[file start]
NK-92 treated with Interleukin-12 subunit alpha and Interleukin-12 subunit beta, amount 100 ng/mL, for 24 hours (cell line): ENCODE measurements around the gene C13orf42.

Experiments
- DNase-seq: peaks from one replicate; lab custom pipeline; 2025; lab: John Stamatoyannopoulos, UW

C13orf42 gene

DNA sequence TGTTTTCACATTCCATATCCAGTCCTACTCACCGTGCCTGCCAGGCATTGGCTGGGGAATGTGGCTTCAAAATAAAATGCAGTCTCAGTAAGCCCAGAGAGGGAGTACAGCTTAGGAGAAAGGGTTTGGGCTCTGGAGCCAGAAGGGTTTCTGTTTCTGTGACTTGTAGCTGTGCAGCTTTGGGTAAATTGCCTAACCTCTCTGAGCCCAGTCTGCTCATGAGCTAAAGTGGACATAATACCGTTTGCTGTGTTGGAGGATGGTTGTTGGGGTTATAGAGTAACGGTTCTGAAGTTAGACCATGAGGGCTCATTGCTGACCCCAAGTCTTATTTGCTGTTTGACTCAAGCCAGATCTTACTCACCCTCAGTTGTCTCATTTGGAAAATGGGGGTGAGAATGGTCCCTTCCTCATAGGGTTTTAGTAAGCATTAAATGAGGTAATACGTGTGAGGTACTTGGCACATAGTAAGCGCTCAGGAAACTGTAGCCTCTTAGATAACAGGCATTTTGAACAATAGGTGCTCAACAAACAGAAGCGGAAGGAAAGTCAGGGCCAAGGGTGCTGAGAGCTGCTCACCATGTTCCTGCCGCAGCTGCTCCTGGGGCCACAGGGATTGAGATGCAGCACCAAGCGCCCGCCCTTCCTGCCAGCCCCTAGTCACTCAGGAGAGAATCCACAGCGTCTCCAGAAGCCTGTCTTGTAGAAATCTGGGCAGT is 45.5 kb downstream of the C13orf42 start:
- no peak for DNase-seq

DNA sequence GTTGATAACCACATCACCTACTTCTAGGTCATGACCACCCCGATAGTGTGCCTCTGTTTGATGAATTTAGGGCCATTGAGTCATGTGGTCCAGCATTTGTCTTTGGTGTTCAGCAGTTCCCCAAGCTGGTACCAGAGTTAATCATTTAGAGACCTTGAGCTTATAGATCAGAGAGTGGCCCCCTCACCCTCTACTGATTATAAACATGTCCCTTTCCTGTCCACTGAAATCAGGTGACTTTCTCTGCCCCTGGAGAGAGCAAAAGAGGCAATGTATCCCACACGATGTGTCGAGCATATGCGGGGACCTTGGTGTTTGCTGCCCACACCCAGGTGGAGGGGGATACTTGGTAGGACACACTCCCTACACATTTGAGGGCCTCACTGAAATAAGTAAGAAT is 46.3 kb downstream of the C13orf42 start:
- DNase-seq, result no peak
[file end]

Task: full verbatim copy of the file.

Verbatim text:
NK-92 treated with Interleukin-12 subunit alpha and Interleukin-12 subunit beta, amount 100 ng/mL, for 24 hours (cell line): ENCODE measurements around the gene C13orf42.

Experiments
- DNase-seq: peaks from one replicate; lab custom pipeline; 2025; lab: John Stamatoyannopoulos, UW

C13orf42 gene

DNA sequence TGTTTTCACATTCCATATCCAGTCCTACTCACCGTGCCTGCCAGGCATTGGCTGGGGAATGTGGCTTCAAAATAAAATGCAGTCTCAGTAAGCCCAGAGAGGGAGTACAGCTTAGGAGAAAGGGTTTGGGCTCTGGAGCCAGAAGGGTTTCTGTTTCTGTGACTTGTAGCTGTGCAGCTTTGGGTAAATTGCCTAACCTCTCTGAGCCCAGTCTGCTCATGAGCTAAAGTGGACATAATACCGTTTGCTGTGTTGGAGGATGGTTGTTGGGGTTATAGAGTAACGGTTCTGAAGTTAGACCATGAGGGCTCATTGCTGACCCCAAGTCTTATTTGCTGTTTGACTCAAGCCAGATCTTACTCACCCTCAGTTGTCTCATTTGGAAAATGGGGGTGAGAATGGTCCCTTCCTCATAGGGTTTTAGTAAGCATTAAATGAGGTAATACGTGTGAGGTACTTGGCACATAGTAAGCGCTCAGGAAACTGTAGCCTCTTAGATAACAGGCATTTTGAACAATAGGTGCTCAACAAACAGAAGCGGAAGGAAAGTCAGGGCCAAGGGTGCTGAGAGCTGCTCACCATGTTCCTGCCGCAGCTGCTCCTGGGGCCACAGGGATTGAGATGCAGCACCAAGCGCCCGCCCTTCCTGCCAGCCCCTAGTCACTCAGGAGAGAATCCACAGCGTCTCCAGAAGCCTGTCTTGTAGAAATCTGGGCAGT is 45.5 kb downstream of the C13orf42 start:
- no peak for DNase-seq

DNA sequence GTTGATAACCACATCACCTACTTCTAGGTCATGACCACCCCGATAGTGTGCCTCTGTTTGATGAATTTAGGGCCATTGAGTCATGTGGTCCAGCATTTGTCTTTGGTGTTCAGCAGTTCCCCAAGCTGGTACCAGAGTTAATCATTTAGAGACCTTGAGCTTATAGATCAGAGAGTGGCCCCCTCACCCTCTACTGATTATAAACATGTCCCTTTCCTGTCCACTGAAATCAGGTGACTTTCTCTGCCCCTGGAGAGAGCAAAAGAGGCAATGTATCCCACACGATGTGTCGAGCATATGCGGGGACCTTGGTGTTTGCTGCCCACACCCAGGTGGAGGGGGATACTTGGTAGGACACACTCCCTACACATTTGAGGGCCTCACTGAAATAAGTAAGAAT is 46.3 kb downstream of the C13orf42 start:
- DNase-seq, result no peak